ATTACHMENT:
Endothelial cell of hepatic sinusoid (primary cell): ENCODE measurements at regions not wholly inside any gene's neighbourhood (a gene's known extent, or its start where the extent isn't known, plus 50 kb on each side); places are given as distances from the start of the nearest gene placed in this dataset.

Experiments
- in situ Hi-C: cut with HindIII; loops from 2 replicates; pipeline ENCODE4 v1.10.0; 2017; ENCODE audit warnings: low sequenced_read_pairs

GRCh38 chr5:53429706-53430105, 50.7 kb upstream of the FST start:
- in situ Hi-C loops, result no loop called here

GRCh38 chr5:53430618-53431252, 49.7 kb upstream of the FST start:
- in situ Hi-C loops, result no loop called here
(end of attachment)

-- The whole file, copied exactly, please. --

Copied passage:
Endothelial cell of hepatic sinusoid (primary cell): ENCODE measurements at regions not wholly inside any gene's neighbourhood (a gene's known extent, or its start where the extent isn't known, plus 50 kb on each side); places are given as distances from the start of the nearest gene placed in this dataset.

Experiments
- in situ Hi-C: cut with HindIII; loops from 2 replicates; pipeline ENCODE4 v1.10.0; 2017; ENCODE audit warnings: low sequenced_read_pairs

GRCh38 chr5:53429706-53430105, 50.7 kb upstream of the FST start:
- in situ Hi-C loops, result no loop called here

GRCh38 chr5:53430618-53431252, 49.7 kb upstream of the FST start:
- in situ Hi-C loops, result no loop called here